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Bryson DeChambeau puts on a Masters clinic and takes a 1-shot lead over Scottie Scheffler

AUGUSTA, Georgia: Bryson DeChambeau was the mad scientist who calculated barometric pressure and the decay of spin rate in altitude when trying to figure out how to best play the game.

Then he became the incredible bulk, adding 40 pounds of muscle and mass with a diet of some 3,500 calories a day in an effort to swing the club faster and hit the ball farther than anyone.

The third iteration he showed at the Masters on Thursday might be the most daunting.

“The golf phase,” DeChambeau said Thursday after opening with a 7-under 65, his best start in a major and lowest score at the Masters. “Trying to be the best golfer I can be.”

DeChambeau was plenty good in a relentless wind, taking a one-shot lead over Scottie Scheffler in the rain-delayed opening round. Scheffler hasn’t changed at all. The world’s No. 1 player was practically flawless from tee to green.

The first round could not be completed because of a 2 1/2-hour delay from overnight rain that drenched Augusta National, leaving the greens softer than they have been all week. The test came from a steady 20 mph wind, with gusts twice that strong.

Among those still on the course was Tiger Woods, who was 1-under par through 13 holes when it was too dark to continue. He next faces 23 holes Friday, an endurance test for his battered legs, as he tries to set the Masters record by making his 25th consecutive cut.

Nicolai Hojgaard of Denmark, one of 17 newcomers to the Masters, was at 5 under with three holes to play. Max Homa was at 4 under through 13 holes.

DeChambeau put on a clinic of power and putting, always a good recipe at Augusta National.

“I’m just in a place where I’m repeating a motion, trying to do the same thing over and over again,” he said.

He ran off five birdies in a six-hole stretch on the back nine, including a two-putt birdie on the par-5 15th when his risky shot under a pine tree cleared the water fronting the green and left him 40 feet away.

“It clipped the tree. I hit four pine needles rather than five, and it worked out perfectly,” said DeChambeau, not entirely rid of his precise calculations.

Scheffler teed off about two hours later when the wind was at full force, and part of him was surprised to see so many red numbers under par on the large, white boards.

“I’ve played this tournament once before in some pretty high winds, and it’s an extremely challenging golf course,” Scheffler said, giving credit to caddie Ted Scott for “guessing the wind correctly” on a number of shots.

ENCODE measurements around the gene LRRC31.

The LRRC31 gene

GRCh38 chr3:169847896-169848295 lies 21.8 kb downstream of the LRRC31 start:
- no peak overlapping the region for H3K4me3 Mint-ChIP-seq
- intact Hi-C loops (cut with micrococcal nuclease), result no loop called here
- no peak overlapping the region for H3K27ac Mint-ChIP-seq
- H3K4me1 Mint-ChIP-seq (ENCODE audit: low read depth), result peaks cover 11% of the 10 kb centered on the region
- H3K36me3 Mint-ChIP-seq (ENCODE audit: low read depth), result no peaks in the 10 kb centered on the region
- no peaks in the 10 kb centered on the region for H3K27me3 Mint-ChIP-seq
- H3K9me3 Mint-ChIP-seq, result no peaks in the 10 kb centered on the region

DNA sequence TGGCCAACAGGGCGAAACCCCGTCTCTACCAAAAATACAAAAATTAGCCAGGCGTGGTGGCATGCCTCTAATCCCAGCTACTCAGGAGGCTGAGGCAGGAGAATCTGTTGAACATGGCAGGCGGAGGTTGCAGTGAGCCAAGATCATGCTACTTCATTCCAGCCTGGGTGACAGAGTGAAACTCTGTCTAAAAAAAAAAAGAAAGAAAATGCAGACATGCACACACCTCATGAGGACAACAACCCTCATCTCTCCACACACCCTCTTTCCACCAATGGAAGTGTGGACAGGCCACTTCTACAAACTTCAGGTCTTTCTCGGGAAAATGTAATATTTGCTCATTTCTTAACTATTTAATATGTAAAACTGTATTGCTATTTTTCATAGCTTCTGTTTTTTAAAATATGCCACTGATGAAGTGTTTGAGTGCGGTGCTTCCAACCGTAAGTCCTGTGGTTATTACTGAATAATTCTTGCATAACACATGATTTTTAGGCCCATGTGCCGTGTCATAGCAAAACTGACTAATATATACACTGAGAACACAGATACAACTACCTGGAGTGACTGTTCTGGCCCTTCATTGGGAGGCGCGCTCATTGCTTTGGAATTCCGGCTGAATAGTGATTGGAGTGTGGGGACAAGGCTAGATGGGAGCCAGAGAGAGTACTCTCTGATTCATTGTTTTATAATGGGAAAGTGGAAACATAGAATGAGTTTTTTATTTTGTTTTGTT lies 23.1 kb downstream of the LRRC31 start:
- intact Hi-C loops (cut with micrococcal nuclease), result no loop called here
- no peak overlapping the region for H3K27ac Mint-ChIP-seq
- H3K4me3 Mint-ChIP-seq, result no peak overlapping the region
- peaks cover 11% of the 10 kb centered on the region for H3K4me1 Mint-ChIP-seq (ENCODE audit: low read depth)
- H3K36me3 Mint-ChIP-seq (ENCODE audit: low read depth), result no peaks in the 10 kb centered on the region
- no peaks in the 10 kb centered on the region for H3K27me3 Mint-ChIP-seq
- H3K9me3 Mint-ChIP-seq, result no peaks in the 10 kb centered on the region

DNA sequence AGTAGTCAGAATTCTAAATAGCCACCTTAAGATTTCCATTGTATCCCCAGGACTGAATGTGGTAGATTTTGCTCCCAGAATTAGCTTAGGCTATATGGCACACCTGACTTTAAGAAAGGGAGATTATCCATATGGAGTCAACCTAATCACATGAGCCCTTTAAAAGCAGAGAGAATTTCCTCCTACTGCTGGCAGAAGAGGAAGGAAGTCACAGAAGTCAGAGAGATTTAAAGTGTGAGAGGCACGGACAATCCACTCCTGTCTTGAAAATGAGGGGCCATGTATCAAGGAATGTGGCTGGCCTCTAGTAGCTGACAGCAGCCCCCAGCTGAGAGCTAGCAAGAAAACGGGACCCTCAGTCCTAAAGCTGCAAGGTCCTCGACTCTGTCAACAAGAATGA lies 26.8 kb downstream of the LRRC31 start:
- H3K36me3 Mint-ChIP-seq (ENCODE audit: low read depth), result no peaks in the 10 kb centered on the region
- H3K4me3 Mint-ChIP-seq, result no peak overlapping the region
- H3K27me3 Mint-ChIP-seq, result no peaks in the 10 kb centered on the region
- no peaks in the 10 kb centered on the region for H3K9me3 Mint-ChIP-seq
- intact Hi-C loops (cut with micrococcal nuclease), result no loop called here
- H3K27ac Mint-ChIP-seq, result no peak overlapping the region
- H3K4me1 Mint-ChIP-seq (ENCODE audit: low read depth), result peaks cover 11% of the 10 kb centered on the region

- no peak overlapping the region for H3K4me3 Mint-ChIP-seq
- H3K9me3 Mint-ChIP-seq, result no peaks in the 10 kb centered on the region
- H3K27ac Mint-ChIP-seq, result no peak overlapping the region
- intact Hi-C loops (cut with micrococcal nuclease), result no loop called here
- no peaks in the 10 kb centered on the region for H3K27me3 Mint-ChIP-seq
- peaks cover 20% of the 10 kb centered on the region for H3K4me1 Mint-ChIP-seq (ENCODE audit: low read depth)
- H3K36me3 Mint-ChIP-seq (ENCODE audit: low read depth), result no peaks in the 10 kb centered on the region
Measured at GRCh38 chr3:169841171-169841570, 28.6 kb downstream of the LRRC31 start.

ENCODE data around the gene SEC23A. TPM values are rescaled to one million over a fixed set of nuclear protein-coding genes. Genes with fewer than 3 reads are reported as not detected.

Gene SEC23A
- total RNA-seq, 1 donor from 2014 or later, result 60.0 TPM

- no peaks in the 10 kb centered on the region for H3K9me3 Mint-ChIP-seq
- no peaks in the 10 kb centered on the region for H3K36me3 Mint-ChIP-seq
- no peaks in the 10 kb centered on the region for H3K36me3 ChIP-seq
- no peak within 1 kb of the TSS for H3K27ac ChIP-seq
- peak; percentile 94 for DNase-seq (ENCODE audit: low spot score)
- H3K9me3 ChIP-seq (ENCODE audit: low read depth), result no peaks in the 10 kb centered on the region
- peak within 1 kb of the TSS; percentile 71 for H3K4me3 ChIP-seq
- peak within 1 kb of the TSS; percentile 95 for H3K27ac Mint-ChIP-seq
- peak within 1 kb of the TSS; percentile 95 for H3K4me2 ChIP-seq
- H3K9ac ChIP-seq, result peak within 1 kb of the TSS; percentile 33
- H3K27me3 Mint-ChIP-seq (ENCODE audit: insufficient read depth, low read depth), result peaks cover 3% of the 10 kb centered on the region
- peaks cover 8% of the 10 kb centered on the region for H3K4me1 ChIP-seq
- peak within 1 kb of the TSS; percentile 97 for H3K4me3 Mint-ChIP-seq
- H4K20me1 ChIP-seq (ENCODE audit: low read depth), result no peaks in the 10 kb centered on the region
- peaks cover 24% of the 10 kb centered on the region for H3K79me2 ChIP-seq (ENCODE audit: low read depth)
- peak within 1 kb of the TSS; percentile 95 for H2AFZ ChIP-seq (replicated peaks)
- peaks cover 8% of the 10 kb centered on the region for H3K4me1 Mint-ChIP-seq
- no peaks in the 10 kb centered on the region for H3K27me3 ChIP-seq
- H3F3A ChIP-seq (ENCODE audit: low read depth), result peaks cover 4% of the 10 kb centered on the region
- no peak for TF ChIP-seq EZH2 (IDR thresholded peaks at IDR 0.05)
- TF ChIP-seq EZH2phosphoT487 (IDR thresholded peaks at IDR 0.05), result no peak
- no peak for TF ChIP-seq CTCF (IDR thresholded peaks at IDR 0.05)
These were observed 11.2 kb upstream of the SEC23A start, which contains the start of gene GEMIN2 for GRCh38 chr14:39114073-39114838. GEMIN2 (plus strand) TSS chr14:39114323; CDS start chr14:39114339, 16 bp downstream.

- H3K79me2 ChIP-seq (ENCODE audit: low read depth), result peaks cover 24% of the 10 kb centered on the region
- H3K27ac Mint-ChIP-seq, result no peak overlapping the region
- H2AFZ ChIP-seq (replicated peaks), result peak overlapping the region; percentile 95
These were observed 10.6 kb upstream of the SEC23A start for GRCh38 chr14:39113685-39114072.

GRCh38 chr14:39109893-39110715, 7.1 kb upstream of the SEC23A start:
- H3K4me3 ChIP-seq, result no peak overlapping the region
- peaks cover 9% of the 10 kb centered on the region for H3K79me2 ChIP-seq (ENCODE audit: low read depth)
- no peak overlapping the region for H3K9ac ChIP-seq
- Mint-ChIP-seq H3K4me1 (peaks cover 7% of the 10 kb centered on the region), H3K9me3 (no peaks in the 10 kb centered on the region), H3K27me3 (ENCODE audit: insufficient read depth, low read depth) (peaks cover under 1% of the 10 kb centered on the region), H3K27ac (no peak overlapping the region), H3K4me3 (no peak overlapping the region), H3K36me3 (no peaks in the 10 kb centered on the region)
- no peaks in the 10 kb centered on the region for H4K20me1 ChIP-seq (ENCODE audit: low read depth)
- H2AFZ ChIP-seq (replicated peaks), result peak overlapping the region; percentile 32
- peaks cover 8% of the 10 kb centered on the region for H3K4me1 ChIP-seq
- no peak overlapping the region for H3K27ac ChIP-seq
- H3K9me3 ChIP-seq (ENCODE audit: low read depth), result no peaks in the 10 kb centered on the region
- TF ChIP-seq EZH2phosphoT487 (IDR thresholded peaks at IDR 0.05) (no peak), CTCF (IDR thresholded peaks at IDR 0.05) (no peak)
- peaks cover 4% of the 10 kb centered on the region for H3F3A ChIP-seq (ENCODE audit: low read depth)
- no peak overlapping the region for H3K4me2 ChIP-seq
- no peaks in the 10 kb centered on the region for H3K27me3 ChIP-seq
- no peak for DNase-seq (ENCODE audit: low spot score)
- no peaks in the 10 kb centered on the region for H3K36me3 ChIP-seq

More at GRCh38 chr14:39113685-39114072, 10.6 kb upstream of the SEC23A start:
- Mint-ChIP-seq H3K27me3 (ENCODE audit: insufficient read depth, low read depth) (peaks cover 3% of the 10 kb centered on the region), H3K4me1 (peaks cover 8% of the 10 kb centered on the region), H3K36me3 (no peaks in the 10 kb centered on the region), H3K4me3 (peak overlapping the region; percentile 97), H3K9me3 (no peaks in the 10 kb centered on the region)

He had the only bogey-free round of the 89 players in the field, no small task on a day like this. Three of his six birdies came on the par 3s, one of those when he holed a bunker shot from behind the 12th green.

DeChambeau feels he got fortunate with his shot that grazed the tree. There was no doubting the break Scheffler got with his second shot on the par-5 13th, when he flinched upon hearing a shot hit from another fairway. Scheffler’s ball came up short, and he assumed it would roll back into the tributary of Rae’s Creek that winds in front of the green.

The turf was soft enough that it stayed up, and he chipped it close to make birdie.

“I’ve never seen a ball stay up there,” Scheffler said. “I don’t know if that will happen again this week. I’m hoping I don’t find out.”

Scheffler began as the 4-1 favorite, according to FanDuel Sportsbook, the shortest odds since Tiger Woods nearly two decades ago. And then the No. 1 player in the world — who came into the Masters off two wins and a runner-up finish — played as expected.

It was his ninth bogey-free round of the year.

“Any time you can get around this golf course bogey-free, you’re going to have a pretty good day out there,” Scheffler said.

DeChambeau dropped only one shot, a long three-putt to a back pin on No. 9, and otherwise was flawless. He nearly drove the short par-4 third hole, leaving him a chip-and-putt birdie. He took care of three of the par 5s and got a bonus at the end when he holed a 30-foot birdie putt on the 17th hole.

DeChambeau feels he has settled in with his new life on Saudi-funded LIV Golf, with his equipment and his swing. He is not chasing swing speed like he once did, though he still has it when needed. He says his swing has been the same since that 61-58 weekend he had at LIV Golf Greenbrier last summer.

“He’s always been one of the best putters in the world. When he drives it like he did today — I mean, he drove it really good — and he makes putts, he’s obviously very good,” said Gary Woodland, who played alongside him. “It was a clinic. It was impressive. He didn’t get out of position hardly at all, and he rolled it very, very nice.”

Defending champion Jon Rahm never got any momentum and bogeys on his last two holes sent him to a 73, leaving him eight shots behind.

“Those are some seriously good rounds in conditions like today,” Rahm said. “I haven’t made it easy for myself. I’m going to have to start making up ground quickly.”

Rory McIlroy at least didn’t shoot himself out of the tournament after one round. In his 10th bid for the final leg of the career Grand Slam, he saved par with a chip from behind the 18th green for a 71, the first time he has opened the Masters with a round under par since 2018.

“I held it together well. It was a little scrappy,” McIlroy said. “Probably turned a 3 under into a 1 under there at the end. But overall, still not a bad score. And obviously a lot of golf left to play.”

The first round was to resume at 7:50 a.m., and with a good forecast for the rest of the week, the Masters should be back on schedule by the weekend.
 

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